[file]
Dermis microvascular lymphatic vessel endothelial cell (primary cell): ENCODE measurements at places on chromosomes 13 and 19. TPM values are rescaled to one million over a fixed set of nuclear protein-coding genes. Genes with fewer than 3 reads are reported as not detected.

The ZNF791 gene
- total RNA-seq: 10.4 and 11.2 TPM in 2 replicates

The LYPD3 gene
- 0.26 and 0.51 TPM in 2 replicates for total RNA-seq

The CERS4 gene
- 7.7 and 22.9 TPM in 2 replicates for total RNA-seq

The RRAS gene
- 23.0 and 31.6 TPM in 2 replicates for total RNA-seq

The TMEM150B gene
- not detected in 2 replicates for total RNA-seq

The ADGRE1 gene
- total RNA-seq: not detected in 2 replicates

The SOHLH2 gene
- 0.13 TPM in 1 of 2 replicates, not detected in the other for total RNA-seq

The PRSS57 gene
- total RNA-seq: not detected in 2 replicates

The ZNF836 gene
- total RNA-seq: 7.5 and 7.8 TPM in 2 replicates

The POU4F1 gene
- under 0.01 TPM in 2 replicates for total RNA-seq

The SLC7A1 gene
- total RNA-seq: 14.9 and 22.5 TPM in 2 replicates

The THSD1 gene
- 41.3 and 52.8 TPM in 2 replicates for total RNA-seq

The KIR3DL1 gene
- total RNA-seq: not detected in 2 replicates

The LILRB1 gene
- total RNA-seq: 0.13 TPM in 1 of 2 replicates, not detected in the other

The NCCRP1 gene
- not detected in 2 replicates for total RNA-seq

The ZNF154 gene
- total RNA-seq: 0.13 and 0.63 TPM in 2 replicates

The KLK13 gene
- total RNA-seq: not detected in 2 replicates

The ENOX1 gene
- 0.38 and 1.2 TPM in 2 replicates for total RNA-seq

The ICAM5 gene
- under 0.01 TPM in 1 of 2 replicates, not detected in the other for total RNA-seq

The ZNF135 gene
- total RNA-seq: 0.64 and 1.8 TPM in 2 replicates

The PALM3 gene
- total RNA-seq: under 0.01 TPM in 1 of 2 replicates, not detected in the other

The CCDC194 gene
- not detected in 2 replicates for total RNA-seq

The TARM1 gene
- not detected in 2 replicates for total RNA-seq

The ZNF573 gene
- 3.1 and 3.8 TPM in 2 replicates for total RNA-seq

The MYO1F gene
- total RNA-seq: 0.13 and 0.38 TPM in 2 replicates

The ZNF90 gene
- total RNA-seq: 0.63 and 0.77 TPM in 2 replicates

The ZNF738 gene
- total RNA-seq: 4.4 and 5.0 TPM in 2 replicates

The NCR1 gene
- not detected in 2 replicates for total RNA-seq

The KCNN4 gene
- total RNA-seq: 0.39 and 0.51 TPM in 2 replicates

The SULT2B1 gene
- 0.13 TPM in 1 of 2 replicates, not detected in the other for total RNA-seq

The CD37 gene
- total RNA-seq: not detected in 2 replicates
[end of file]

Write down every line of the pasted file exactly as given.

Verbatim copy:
Dermis microvascular lymphatic vessel endothelial cell (primary cell): ENCODE measurements at places on chromosomes 13 and 19. TPM values are rescaled to one million over a fixed set of nuclear protein-coding genes. Genes with fewer than 3 reads are reported as not detected.

The ZNF791 gene
- total RNA-seq: 10.4 and 11.2 TPM in 2 replicates

The LYPD3 gene
- 0.26 and 0.51 TPM in 2 replicates for total RNA-seq

The CERS4 gene
- 7.7 and 22.9 TPM in 2 replicates for total RNA-seq

The RRAS gene
- 23.0 and 31.6 TPM in 2 replicates for total RNA-seq

The TMEM150B gene
- not detected in 2 replicates for total RNA-seq

The ADGRE1 gene
- total RNA-seq: not detected in 2 replicates

The SOHLH2 gene
- 0.13 TPM in 1 of 2 replicates, not detected in the other for total RNA-seq

The PRSS57 gene
- total RNA-seq: not detected in 2 replicates

The ZNF836 gene
- total RNA-seq: 7.5 and 7.8 TPM in 2 replicates

The POU4F1 gene
- under 0.01 TPM in 2 replicates for total RNA-seq

The SLC7A1 gene
- total RNA-seq: 14.9 and 22.5 TPM in 2 replicates

The THSD1 gene
- 41.3 and 52.8 TPM in 2 replicates for total RNA-seq

The KIR3DL1 gene
- total RNA-seq: not detected in 2 replicates

The LILRB1 gene
- total RNA-seq: 0.13 TPM in 1 of 2 replicates, not detected in the other

The NCCRP1 gene
- not detected in 2 replicates for total RNA-seq

The ZNF154 gene
- total RNA-seq: 0.13 and 0.63 TPM in 2 replicates

The KLK13 gene
- total RNA-seq: not detected in 2 replicates

The ENOX1 gene
- 0.38 and 1.2 TPM in 2 replicates for total RNA-seq

The ICAM5 gene
- under 0.01 TPM in 1 of 2 replicates, not detected in the other for total RNA-seq

The ZNF135 gene
- total RNA-seq: 0.64 and 1.8 TPM in 2 replicates

The PALM3 gene
- total RNA-seq: under 0.01 TPM in 1 of 2 replicates, not detected in the other

The CCDC194 gene
- not detected in 2 replicates for total RNA-seq

The TARM1 gene
- not detected in 2 replicates for total RNA-seq

The ZNF573 gene
- 3.1 and 3.8 TPM in 2 replicates for total RNA-seq

The MYO1F gene
- total RNA-seq: 0.13 and 0.38 TPM in 2 replicates

The ZNF90 gene
- total RNA-seq: 0.63 and 0.77 TPM in 2 replicates

The ZNF738 gene
- total RNA-seq: 4.4 and 5.0 TPM in 2 replicates

The NCR1 gene
- not detected in 2 replicates for total RNA-seq

The KCNN4 gene
- total RNA-seq: 0.39 and 0.51 TPM in 2 replicates

The SULT2B1 gene
- 0.13 TPM in 1 of 2 replicates, not detected in the other for total RNA-seq

The CD37 gene
- total RNA-seq: not detected in 2 replicates